It is 3:00 in the morning, and I am taking care of my child for the second time (or the third time?). Fortunately for me, this happened the night before I had to give a speech at work, and I thought it would be good to do so because I would be exhausted and schizophrenic taking coffee and hormones at the same time.
Then, the little man stopped for a moment, looked up at me with a wide gel smile, then jumped back to my chest and made a happy baby cooing sound.
It is difficult to be working moms. It’s hard to imagine that you haven’t slept at all times. It may be a challenge to prepare bottles, diapers, wipes, etc. There may also be obstacles to adapting to the new body and new schedule, and it is impossible to forget something.
While we are bravely committed to providing our children with the best nutrition, breastfeeding mothers are also committed to the 24-hour and 10-12 hour “night shift”, which will not only cause us to lose sleep but even lead to our spirits Confused. In the third week of my son’s life, “sleep time” began to bother me because I was afraid of the coming night, which might be dark, desperate, and lonely.
In my local breastfeeding support group, I asked the more than 20 mothers who gathered if anyone else had experienced nighttime anxiety and how they responded. I found that I am not alone. Almost every mother has experienced this unique night terror brand. Everyone has a unique way to stop it.
Since your brain may be a little blurry late at night, we created a list that can be kept in these later meetings. Get it now and continue reading.
These amazing mothers can not only survive the night but can also take them back. These have changed the way I look after at night and helped me regain my sanity.
I know it’s easier said than done. As mothers, it can make us feel that we know our children best. The reality is that we cannot do it all, and we cannot do it alone.
I spent the first four weeks of my son’s life, and they desperately kept my husband sleeping all night so that one of us can stay sane and clear-headed during the day. In the end, I realized that no one would benefit from a crazy and empty mother.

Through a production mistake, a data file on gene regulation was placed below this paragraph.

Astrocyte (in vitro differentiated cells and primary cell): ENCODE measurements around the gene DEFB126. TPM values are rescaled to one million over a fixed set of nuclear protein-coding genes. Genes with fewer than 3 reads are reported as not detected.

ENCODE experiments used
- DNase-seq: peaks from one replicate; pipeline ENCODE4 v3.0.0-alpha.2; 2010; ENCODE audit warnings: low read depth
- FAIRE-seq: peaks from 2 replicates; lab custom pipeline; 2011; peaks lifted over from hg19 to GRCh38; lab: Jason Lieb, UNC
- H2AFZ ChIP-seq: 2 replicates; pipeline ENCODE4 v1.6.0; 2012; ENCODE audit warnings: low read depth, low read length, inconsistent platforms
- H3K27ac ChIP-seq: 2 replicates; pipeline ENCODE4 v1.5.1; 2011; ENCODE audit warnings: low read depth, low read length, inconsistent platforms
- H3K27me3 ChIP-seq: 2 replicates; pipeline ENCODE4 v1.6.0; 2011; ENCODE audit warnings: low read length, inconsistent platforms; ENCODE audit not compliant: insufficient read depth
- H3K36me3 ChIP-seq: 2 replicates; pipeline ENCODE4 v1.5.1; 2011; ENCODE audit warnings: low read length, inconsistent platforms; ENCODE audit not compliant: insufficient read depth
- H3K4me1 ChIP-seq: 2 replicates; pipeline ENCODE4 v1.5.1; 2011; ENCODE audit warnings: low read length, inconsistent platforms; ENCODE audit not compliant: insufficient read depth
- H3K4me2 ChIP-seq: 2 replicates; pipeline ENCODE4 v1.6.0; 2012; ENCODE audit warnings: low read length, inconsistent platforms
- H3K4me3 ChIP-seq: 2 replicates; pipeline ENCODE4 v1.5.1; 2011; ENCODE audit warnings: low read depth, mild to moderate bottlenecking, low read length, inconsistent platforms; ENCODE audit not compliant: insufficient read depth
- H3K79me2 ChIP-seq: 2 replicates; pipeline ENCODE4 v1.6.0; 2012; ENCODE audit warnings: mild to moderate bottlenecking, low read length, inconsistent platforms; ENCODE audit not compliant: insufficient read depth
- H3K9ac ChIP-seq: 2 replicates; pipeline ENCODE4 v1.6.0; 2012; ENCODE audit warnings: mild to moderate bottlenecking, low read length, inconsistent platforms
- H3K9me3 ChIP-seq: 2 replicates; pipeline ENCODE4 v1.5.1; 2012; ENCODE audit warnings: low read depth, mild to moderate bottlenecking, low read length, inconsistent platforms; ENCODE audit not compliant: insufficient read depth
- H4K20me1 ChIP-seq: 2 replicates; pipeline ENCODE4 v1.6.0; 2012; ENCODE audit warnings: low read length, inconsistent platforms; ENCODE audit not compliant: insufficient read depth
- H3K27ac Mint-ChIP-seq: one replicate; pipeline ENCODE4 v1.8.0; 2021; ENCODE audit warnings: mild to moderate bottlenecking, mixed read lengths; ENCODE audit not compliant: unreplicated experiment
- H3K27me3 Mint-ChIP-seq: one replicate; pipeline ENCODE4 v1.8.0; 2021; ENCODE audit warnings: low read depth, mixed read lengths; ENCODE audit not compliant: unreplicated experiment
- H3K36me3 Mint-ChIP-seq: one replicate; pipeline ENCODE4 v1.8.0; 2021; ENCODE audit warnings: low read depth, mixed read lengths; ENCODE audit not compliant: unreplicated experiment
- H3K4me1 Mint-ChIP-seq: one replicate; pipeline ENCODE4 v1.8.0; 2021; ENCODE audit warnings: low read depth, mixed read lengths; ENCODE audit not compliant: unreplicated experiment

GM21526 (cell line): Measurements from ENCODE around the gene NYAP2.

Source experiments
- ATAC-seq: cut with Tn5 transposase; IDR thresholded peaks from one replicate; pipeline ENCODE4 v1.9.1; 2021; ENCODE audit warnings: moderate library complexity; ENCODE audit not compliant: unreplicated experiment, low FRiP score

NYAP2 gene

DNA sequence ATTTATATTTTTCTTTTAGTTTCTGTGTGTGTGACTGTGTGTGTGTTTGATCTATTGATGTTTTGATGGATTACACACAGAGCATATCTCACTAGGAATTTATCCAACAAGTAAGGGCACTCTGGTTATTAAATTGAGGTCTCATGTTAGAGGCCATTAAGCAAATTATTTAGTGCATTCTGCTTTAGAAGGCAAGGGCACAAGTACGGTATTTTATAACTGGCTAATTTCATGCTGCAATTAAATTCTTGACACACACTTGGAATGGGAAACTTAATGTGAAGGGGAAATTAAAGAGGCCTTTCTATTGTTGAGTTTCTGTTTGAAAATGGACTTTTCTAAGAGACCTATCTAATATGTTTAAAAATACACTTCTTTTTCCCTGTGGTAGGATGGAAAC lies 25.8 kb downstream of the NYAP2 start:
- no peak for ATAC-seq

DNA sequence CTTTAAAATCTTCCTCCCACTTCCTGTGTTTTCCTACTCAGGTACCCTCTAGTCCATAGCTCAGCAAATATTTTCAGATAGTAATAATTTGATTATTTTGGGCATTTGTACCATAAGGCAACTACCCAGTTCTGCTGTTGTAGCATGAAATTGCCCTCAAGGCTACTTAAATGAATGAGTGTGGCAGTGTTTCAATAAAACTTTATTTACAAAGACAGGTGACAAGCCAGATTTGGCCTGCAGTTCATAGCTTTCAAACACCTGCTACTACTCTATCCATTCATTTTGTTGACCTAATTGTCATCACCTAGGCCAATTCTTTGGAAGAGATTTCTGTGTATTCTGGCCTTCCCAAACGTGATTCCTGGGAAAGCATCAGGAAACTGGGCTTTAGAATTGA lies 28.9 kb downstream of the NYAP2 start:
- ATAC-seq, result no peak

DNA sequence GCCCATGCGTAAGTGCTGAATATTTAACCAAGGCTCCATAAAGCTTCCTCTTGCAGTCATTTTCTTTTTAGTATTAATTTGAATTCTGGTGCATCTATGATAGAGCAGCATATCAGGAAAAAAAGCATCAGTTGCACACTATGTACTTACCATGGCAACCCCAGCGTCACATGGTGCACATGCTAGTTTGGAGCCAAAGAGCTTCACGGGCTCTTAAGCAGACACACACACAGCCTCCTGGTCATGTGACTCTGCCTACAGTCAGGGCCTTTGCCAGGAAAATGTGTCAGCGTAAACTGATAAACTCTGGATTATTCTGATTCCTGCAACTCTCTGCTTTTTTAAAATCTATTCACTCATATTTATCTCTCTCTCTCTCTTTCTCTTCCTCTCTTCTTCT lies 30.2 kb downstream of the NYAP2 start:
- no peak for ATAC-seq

When my husband started to feed our son a bottle of milk every night, the resulting sleep changed my mother’s experience.
Of course, not every mother has a partner to help, and not every baby can drink a bottle. I have some nursing friends, their mothers, sisters, and friends play ps during the day. I also know many mothers whose partners bring their babies to their wife’s bed at night so that she can do bed care and make it shorter.
In the evening, with the help of my husband, the biggest change for me was the support of other women who shared my experience. I met first-time nursing mothers in my childbirth class and breastfeeding support group, and we soon realized that we are often together at the same time and can use the miracle of smartphones to keep in touch.
My friend Brooke and I started to come up with some interesting things during the night feeding. We watch the same movie in large chunks, send text messages to each other to explain the running, or text each other to review the silly little stories of the past so that each of us will wake up with something interesting.
On certain nights, we will send despair and encouragement back and forth, each time we will take turns to vent or excite.
The simple fact is that other women are working hard and feeling the same way, which makes the group feeding night even more unbearable-even team effort! Some women have no choice but to spend the night alone, but no matter where you are, other women are doing what you do at night.
Some women have no choice but to spend the night alone, but no matter where you are, other women are doing what you do at night.
Most hospitals provide free breastfeeding support groups, and there are also a large number of Facebook groups designed for breastfeeding mothers to help each other locally and across the country.
Do you want to get rid of the pressure you feel every time you need care? These next methods will ensure that you are also in a priority position.